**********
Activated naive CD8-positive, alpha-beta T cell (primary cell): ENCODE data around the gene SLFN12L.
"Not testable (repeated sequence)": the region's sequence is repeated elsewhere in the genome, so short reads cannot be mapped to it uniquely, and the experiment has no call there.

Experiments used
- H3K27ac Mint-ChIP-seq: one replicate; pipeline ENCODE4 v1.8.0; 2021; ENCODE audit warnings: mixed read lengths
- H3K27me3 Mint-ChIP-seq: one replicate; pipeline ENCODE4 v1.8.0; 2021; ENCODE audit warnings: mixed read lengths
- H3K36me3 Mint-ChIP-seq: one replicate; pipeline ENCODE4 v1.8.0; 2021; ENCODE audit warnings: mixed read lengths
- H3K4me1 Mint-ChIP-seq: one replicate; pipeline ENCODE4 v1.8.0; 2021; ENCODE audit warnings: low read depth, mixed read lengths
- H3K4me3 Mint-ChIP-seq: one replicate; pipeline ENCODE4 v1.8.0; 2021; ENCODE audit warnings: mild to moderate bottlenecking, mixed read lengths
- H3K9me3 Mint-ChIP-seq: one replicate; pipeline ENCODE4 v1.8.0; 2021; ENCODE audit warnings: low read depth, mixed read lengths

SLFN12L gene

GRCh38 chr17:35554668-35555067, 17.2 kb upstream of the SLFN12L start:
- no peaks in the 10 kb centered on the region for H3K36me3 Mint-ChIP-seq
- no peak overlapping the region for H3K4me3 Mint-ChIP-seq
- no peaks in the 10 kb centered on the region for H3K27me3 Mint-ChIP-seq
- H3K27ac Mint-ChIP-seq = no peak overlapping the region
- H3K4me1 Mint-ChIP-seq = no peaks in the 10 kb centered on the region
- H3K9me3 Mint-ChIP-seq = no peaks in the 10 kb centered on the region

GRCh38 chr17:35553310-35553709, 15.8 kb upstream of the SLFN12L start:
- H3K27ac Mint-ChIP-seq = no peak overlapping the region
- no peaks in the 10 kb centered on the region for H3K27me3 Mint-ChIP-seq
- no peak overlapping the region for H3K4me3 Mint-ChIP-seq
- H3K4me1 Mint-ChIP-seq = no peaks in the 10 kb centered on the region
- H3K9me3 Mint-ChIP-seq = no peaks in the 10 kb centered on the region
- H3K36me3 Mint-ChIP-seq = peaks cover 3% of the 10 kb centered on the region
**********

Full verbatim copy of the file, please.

Activated naive CD8-positive, alpha-beta T cell (primary cell): ENCODE data around the gene SLFN12L.
"Not testable (repeated sequence)": the region's sequence is repeated elsewhere in the genome, so short reads cannot be mapped to it uniquely, and the experiment has no call there.

Experiments used
- H3K27ac Mint-ChIP-seq: one replicate; pipeline ENCODE4 v1.8.0; 2021; ENCODE audit warnings: mixed read lengths
- H3K27me3 Mint-ChIP-seq: one replicate; pipeline ENCODE4 v1.8.0; 2021; ENCODE audit warnings: mixed read lengths
- H3K36me3 Mint-ChIP-seq: one replicate; pipeline ENCODE4 v1.8.0; 2021; ENCODE audit warnings: mixed read lengths
- H3K4me1 Mint-ChIP-seq: one replicate; pipeline ENCODE4 v1.8.0; 2021; ENCODE audit warnings: low read depth, mixed read lengths
- H3K4me3 Mint-ChIP-seq: one replicate; pipeline ENCODE4 v1.8.0; 2021; ENCODE audit warnings: mild to moderate bottlenecking, mixed read lengths
- H3K9me3 Mint-ChIP-seq: one replicate; pipeline ENCODE4 v1.8.0; 2021; ENCODE audit warnings: low read depth, mixed read lengths

SLFN12L gene

GRCh38 chr17:35554668-35555067, 17.2 kb upstream of the SLFN12L start:
- no peaks in the 10 kb centered on the region for H3K36me3 Mint-ChIP-seq
- no peak overlapping the region for H3K4me3 Mint-ChIP-seq
- no peaks in the 10 kb centered on the region for H3K27me3 Mint-ChIP-seq
- H3K27ac Mint-ChIP-seq = no peak overlapping the region
- H3K4me1 Mint-ChIP-seq = no peaks in the 10 kb centered on the region
- H3K9me3 Mint-ChIP-seq = no peaks in the 10 kb centered on the region

GRCh38 chr17:35553310-35553709, 15.8 kb upstream of the SLFN12L start:
- H3K27ac Mint-ChIP-seq = no peak overlapping the region
- no peaks in the 10 kb centered on the region for H3K27me3 Mint-ChIP-seq
- no peak overlapping the region for H3K4me3 Mint-ChIP-seq
- H3K4me1 Mint-ChIP-seq = no peaks in the 10 kb centered on the region
- H3K9me3 Mint-ChIP-seq = no peaks in the 10 kb centered on the region
- H3K36me3 Mint-ChIP-seq = peaks cover 3% of the 10 kb centered on the region